Pan Africanist Congress (PAC)

By: Alexander Stodolski


The Pan African Congress (PAC) is a political party whose presence in the South African political landscape. Starting on 6 April 1959 the PAC was formed at Orlando Community Hall in Soweto, and lasting to the present. The PAC’s was created because of the lack of consensus on the African debate within the African National Congress (ANC). When the Freedom Charter was passed at Kilptown in 1955, those who championed the Africanist ideological stance felt that this was a betrayal of the struggle of freedom.


In march 1960 the PAC launched a peaceful anti pass campaign across the country. The members were called upon to leave their passes at home, gather at police stations and other public places to present themselves for arrest. People responded in large numbers particularly in Sharpeville, Langa and other places. In Sharpeville, the police opened fire killing 69 people and injuring 180 others. This lead the PAC getting banned and thousands of its members being arrested while others skipped the country and went to exile. Then, In 1961 the PAC launched its armed protests, later renamed the "Azanian Peoples Liberation Army" (APLA) to launch the armed struggle against the apartheid government.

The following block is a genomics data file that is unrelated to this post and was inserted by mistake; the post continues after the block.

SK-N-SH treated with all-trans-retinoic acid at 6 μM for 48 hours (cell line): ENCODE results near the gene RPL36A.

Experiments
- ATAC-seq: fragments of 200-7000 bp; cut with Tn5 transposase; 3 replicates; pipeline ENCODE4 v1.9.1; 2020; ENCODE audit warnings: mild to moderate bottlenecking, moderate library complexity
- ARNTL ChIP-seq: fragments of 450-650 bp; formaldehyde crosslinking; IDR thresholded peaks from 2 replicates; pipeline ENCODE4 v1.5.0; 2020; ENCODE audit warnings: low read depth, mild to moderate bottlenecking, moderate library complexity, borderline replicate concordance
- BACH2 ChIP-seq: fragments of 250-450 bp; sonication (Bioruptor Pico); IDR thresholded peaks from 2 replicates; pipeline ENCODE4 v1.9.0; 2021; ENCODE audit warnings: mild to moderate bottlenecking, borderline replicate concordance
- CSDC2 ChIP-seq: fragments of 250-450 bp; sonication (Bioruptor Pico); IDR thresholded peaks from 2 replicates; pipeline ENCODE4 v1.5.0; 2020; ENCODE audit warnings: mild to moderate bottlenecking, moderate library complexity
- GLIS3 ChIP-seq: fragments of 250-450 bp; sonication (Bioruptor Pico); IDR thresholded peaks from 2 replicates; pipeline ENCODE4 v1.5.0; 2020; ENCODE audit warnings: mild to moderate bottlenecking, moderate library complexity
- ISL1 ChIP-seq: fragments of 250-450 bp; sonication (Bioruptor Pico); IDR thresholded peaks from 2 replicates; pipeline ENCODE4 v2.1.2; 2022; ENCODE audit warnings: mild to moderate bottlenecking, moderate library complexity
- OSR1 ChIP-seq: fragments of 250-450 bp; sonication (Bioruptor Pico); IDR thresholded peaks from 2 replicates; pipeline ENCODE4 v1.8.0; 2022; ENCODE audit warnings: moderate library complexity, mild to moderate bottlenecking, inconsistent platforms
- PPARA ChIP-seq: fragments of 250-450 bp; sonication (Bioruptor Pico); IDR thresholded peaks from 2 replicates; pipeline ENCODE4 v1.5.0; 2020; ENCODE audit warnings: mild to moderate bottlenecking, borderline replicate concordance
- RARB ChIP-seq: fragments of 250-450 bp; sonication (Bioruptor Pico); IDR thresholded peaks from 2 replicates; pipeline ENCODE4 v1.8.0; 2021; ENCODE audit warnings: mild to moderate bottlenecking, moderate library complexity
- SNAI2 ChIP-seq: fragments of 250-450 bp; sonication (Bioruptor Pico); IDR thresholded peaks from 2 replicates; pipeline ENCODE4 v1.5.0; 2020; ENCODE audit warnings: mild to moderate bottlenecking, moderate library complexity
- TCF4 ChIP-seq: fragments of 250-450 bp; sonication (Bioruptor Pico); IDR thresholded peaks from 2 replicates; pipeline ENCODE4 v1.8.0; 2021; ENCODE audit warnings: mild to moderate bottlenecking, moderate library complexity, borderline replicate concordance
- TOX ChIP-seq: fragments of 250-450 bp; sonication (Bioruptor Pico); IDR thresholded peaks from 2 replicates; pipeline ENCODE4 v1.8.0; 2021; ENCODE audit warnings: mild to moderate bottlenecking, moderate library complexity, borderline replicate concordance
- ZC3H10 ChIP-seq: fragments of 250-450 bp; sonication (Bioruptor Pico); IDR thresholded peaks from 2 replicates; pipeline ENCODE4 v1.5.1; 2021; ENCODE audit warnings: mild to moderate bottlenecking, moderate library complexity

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The History of Pan African Movement